"These sites consistently appear at the top of Google?s search results for popular songs or artists," the RIAA's report reads.
Over the six-month period, Google received notices for tens of millions of copyright removal requests concerning various sites, including multiple repeat notices of infringement of the same content on the same site. According to RIAA, the sites the analyzed -- all of which were serial infringers per Google?s Copyright Transparency Report -- were not demoted in any significant way in the search results and still managed to appear on page 1 of the search results over 98% of the time in the searches conducted.
"We recognize and appreciate that Google has undertaken some positive steps to address links to illegal music on its network," said Steven M. Marks, EVP & General Counsel, RIAA. "Unfortunately, our initial analysis concludes that so far Google?s pledge six months ago to demote pirate sites remains unfulfilled. Searches for popular music continue to yield results that emphasize illegal sites at the expense of legitimate services, which are often relegated to later pages. And Google's auto-complete function continues to lead users to many of those same illicit sites.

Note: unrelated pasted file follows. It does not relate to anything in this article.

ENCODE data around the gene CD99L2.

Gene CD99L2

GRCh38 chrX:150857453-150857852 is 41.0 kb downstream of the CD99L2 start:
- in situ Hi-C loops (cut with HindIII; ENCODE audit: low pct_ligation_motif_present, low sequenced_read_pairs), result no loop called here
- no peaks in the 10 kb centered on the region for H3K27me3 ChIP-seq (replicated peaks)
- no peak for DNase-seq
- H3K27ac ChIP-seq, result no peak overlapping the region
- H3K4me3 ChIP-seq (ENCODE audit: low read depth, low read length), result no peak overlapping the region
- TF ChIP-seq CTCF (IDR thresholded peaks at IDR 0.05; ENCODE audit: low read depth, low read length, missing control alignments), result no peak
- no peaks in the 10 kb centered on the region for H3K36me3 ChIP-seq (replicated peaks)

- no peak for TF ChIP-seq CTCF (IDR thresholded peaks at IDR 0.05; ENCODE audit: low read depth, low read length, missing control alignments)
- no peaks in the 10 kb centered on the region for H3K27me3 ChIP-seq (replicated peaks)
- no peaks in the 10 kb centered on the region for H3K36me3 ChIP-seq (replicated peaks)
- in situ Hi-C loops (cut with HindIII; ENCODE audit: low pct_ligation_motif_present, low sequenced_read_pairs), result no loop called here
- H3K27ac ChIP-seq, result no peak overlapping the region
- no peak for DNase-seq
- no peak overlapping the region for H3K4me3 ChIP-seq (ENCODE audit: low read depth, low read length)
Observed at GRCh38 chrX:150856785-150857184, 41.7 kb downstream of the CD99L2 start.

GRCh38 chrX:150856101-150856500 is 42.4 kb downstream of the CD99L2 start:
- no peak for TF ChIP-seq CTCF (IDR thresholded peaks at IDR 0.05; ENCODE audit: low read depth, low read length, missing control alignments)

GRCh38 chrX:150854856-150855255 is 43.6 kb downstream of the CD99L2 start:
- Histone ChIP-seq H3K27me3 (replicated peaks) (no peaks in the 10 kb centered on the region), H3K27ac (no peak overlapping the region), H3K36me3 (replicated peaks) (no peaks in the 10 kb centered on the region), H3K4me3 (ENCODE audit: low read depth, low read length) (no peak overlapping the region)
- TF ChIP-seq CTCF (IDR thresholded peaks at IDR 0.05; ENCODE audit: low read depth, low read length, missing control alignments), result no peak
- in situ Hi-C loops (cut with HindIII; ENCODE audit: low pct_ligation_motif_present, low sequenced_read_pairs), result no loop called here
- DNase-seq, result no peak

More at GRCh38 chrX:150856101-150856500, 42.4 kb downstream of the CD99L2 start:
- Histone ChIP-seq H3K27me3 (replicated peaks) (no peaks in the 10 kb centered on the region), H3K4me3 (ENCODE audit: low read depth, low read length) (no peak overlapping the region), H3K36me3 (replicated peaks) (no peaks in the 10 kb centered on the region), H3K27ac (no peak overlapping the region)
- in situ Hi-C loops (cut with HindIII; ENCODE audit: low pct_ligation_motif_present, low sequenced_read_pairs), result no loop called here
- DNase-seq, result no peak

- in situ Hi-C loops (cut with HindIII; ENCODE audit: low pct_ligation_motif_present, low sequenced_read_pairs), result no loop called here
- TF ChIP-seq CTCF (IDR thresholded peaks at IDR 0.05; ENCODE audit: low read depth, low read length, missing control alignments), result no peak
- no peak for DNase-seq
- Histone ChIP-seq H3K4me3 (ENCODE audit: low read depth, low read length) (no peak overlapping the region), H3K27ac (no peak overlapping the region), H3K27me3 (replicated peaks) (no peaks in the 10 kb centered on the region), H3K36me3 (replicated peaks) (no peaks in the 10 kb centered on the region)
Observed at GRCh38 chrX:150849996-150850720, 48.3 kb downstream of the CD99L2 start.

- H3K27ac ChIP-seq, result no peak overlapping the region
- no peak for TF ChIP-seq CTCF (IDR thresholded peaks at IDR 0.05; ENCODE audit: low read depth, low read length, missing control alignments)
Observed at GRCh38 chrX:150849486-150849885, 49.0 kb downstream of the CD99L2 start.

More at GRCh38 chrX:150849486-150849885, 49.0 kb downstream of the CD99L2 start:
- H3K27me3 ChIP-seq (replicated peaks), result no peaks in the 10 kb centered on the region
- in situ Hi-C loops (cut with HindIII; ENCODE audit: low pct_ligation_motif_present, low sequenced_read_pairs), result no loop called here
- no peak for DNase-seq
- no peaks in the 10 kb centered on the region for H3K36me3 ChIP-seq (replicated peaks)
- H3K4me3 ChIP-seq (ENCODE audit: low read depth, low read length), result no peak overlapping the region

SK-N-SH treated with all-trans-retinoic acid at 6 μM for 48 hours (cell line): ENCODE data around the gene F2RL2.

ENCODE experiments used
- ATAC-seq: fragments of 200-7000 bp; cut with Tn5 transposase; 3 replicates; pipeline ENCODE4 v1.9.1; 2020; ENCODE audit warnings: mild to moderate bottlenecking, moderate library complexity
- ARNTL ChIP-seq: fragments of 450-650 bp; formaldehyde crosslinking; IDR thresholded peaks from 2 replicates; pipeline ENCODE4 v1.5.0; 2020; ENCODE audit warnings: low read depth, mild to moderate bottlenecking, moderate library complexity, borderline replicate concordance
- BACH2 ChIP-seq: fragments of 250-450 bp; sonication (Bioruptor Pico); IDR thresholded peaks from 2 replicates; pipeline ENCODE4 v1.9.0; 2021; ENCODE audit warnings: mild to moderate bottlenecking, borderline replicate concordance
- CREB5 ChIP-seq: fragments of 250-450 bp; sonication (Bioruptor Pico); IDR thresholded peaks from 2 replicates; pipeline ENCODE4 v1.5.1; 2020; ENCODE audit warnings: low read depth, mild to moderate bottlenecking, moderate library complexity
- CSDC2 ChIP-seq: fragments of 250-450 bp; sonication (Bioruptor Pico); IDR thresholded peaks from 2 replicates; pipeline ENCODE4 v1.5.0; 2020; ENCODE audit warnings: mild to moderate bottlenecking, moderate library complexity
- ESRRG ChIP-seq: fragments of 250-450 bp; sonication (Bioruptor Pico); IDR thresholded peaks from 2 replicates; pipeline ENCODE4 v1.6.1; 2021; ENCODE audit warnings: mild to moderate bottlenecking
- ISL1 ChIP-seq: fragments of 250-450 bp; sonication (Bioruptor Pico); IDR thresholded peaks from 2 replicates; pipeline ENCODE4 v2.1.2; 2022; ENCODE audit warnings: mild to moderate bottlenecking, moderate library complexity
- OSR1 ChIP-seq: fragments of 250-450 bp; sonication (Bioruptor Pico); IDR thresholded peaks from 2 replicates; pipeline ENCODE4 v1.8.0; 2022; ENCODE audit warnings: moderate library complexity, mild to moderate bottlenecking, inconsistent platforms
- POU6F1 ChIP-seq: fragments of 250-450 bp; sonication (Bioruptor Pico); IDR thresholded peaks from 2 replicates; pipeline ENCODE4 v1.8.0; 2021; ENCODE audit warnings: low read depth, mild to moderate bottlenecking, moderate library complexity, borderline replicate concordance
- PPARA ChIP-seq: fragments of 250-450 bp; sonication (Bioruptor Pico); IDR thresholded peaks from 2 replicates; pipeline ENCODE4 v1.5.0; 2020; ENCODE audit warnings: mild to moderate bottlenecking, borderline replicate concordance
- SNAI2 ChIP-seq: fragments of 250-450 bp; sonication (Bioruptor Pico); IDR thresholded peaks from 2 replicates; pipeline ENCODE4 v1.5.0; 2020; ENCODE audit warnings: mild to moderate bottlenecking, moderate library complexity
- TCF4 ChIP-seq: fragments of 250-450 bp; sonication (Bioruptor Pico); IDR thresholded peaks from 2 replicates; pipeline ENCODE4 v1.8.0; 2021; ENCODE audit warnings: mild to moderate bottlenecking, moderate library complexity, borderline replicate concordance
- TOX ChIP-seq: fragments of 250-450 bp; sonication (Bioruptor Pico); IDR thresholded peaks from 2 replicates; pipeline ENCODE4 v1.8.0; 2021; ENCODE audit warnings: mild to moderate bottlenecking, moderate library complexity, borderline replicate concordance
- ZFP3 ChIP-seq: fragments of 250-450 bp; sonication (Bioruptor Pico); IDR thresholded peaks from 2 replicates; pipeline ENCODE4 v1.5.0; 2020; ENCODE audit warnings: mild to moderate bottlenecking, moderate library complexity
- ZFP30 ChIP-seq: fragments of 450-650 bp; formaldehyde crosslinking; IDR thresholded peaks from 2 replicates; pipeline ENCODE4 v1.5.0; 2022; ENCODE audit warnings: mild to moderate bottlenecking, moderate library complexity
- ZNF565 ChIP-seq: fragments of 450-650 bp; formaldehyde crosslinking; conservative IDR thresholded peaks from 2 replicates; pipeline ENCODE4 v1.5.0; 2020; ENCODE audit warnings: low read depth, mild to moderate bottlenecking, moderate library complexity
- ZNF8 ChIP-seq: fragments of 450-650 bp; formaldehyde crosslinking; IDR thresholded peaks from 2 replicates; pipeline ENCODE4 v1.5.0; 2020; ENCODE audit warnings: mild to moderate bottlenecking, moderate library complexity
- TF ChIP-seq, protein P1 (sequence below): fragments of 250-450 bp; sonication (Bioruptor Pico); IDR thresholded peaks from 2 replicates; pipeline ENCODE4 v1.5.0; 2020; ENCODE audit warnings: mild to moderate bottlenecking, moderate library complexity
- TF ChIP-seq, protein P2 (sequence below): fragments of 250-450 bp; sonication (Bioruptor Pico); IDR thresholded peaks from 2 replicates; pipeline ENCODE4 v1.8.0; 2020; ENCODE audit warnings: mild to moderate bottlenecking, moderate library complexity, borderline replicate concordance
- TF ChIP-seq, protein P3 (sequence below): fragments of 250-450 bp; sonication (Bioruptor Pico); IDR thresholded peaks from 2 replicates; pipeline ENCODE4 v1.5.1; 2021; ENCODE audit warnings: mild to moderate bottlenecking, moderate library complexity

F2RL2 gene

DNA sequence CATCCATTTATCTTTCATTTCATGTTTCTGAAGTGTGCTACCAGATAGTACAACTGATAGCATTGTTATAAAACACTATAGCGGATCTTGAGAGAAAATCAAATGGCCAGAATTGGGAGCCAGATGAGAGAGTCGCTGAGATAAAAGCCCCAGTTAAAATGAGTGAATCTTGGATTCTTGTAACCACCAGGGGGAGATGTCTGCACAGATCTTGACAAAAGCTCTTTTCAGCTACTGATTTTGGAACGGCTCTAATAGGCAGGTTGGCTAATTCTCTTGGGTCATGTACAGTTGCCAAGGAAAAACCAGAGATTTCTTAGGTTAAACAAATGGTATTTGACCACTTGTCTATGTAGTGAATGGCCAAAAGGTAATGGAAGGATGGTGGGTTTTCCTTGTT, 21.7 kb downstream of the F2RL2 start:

"The range and number of licensed services embraced by the music business and available to fans today is staggering. Whymusicmatters.com, a handy guide to online music sites, is one illustration of that.
"We want fans to easily and quickly find the services that are safe, secure and reward the artists that create the music we all love. Research shows that users trust search engines like Google to lead them to legitimate sites when searching for music, yet Google's demotion program is not working. We encourage Google to immediately make the necessary changes so its pledge becomes a reality, and we stand ready to work with Google in that endeavor."